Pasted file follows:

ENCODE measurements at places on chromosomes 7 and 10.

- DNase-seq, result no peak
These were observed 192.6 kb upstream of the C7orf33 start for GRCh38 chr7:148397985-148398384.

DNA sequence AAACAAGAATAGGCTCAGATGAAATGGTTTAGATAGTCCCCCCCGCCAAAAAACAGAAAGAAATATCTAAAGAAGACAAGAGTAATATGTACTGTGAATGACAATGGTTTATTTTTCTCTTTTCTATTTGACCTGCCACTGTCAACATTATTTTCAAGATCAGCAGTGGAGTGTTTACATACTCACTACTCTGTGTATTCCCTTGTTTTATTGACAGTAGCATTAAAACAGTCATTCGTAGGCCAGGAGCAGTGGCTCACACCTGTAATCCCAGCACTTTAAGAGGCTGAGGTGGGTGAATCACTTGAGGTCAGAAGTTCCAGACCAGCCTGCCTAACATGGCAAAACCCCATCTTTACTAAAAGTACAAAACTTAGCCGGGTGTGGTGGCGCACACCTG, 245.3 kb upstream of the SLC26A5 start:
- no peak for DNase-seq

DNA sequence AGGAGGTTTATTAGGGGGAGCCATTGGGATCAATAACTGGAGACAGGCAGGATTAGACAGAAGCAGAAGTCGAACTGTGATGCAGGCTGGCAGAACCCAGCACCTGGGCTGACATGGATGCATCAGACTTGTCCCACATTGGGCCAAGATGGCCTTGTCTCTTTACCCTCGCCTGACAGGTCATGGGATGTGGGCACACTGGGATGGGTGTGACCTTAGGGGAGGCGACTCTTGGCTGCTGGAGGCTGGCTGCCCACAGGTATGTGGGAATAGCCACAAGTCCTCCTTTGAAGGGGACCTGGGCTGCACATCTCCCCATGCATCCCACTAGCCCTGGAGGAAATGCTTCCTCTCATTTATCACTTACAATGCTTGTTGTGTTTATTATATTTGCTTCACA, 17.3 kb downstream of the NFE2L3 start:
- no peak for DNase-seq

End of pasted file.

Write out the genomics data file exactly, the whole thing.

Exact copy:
ENCODE measurements at places on chromosomes 7 and 10.

- DNase-seq, result no peak
These were observed 192.6 kb upstream of the C7orf33 start for GRCh38 chr7:148397985-148398384.

DNA sequence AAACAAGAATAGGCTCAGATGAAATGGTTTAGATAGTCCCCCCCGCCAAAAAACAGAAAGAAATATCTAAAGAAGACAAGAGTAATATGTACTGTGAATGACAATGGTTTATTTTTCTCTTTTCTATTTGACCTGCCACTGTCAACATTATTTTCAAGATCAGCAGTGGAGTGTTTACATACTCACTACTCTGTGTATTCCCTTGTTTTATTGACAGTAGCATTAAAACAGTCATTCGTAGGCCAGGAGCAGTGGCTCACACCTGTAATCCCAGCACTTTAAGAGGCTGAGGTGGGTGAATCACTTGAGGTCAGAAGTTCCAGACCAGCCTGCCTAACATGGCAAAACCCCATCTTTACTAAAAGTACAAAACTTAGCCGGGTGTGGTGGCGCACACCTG, 245.3 kb upstream of the SLC26A5 start:
- no peak for DNase-seq

DNA sequence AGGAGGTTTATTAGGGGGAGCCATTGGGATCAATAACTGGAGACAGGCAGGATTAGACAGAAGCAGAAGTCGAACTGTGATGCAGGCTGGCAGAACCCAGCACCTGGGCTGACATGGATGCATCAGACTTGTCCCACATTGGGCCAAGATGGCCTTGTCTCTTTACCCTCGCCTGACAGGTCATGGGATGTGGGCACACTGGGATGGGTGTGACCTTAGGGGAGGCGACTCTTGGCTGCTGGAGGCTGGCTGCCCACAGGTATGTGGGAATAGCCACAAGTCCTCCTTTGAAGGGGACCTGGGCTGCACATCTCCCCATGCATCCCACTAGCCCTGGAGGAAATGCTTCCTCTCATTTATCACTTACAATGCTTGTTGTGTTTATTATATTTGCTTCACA, 17.3 kb downstream of the NFE2L3 start:
- no peak for DNase-seq